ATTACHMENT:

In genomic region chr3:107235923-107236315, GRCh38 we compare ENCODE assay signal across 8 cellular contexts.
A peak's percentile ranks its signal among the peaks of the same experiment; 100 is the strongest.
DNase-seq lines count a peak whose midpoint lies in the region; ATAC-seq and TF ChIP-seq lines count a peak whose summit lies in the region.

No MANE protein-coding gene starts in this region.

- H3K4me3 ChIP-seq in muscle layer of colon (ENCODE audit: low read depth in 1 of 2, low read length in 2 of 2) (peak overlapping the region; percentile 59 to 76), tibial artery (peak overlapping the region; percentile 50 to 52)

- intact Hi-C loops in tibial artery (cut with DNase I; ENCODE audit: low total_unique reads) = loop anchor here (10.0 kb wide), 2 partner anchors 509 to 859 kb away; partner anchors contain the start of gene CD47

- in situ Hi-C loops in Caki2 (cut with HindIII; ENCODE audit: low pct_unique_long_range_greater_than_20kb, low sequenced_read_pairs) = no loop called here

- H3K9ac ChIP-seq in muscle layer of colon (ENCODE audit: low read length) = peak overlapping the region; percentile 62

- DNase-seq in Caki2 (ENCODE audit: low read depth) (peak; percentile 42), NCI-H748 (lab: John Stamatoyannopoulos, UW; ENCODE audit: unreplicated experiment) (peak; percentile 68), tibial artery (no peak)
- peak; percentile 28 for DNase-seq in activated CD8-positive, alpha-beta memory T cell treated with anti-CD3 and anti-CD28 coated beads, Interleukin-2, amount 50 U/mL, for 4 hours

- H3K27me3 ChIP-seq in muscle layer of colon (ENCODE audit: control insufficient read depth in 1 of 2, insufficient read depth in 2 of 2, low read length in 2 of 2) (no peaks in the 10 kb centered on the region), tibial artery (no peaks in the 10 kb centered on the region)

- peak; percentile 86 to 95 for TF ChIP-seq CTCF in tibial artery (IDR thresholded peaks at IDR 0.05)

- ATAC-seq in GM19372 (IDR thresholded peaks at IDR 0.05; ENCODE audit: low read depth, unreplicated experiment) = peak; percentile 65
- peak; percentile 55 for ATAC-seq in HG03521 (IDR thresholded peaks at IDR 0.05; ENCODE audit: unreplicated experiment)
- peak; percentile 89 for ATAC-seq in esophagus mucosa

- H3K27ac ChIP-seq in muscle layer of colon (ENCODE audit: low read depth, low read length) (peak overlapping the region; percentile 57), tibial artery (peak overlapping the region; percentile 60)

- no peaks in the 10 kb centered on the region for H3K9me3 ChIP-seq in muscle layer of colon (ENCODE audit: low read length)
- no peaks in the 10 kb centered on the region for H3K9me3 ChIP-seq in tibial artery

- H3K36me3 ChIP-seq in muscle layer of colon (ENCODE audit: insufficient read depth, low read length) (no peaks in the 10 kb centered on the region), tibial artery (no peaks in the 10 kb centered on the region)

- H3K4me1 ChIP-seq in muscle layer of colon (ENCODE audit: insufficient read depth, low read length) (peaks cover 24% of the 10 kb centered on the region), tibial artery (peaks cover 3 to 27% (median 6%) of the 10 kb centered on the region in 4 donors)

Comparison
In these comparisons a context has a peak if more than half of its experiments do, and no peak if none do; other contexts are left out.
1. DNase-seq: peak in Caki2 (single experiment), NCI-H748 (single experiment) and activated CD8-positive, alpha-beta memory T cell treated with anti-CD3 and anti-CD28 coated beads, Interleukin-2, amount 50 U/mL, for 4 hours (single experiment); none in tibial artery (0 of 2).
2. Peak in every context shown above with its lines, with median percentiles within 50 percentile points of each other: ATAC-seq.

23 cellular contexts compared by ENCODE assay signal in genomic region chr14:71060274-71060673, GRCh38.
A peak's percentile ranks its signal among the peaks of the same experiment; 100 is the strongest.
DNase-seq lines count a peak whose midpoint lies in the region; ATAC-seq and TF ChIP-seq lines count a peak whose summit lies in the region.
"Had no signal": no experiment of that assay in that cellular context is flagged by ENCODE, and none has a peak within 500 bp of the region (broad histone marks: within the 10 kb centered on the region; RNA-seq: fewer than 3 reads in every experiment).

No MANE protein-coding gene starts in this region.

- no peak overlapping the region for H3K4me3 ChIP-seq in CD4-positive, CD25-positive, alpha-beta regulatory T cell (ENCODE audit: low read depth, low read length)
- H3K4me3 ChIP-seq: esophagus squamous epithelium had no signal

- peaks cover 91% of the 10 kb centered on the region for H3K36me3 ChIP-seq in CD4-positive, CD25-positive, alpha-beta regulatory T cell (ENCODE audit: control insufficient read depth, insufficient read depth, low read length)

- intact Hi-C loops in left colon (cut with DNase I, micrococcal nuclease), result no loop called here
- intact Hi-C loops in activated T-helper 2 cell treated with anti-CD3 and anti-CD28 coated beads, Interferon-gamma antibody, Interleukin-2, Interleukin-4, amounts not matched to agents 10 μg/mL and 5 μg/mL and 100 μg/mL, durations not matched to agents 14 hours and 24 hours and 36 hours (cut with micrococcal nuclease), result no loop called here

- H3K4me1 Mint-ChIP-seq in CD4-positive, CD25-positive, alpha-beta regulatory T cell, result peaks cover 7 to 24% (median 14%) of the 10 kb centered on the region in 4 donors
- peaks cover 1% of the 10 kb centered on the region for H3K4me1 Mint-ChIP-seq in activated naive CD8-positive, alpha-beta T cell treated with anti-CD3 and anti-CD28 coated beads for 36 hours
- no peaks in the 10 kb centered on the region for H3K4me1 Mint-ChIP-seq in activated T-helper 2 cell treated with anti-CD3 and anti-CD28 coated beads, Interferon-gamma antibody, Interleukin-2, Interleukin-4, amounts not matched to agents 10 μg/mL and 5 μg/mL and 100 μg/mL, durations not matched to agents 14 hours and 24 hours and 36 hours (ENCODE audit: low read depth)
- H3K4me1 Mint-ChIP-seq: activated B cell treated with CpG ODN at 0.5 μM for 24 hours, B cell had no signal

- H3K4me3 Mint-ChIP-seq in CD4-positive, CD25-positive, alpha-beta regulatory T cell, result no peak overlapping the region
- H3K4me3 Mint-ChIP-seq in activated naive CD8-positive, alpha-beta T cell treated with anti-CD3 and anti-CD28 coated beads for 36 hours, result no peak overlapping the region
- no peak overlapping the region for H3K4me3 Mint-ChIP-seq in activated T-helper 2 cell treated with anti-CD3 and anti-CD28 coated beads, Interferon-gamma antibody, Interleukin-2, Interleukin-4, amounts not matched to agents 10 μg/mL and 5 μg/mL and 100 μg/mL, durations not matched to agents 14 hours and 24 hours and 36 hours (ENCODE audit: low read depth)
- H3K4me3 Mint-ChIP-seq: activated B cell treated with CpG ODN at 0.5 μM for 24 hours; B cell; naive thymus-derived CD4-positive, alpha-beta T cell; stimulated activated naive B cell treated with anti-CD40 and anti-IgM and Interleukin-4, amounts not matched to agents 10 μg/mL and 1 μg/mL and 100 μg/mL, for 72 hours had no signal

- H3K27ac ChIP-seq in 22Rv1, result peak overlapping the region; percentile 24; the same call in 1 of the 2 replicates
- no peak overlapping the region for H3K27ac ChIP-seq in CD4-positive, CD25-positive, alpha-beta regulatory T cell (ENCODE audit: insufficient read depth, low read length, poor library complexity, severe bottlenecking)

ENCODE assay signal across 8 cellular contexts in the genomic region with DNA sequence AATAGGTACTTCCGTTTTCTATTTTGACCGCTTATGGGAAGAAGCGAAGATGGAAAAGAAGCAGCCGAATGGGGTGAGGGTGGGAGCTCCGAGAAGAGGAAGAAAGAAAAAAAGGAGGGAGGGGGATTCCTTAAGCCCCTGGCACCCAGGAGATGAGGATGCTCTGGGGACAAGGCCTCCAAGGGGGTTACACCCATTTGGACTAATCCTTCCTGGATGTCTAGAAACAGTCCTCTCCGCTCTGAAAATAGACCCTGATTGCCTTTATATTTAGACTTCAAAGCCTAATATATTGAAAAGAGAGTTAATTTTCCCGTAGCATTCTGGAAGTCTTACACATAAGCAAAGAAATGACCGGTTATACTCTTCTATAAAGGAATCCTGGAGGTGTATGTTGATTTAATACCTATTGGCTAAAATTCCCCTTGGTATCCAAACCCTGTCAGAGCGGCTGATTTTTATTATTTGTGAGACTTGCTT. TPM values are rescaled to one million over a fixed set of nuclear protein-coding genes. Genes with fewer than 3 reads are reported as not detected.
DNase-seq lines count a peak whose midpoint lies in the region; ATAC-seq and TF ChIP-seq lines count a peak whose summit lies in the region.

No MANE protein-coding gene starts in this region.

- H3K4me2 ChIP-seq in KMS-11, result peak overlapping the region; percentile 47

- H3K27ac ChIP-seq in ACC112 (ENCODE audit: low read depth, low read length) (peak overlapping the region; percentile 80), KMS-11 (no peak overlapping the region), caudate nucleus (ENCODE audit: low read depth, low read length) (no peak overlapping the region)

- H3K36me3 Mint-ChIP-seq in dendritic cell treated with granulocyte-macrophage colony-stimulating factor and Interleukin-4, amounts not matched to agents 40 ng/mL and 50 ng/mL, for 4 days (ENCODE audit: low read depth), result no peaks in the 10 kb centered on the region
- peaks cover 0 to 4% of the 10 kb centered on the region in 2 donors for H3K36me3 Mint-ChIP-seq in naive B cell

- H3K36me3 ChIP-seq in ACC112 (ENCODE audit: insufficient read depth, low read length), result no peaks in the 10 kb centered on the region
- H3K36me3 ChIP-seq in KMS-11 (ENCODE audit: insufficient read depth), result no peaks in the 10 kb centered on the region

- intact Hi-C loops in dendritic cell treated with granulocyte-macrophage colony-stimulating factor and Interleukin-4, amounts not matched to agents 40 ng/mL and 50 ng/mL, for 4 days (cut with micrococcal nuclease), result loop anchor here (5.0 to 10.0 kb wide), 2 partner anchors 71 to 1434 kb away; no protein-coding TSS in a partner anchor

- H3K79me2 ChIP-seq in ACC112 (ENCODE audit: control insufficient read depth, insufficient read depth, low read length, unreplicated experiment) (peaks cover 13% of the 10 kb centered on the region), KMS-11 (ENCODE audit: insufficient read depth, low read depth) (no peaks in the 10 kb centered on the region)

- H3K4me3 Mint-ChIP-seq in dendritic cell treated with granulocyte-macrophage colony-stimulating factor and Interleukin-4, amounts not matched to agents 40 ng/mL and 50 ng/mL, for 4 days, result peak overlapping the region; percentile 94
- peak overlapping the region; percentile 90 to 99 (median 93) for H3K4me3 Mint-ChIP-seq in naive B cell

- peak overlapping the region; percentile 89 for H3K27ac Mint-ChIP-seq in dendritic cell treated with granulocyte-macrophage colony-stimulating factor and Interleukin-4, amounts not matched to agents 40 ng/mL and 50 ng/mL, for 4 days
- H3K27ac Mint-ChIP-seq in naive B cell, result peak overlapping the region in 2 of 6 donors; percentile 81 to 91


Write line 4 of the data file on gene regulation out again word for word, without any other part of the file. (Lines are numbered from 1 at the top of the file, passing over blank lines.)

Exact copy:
No MANE protein-coding gene starts in this region.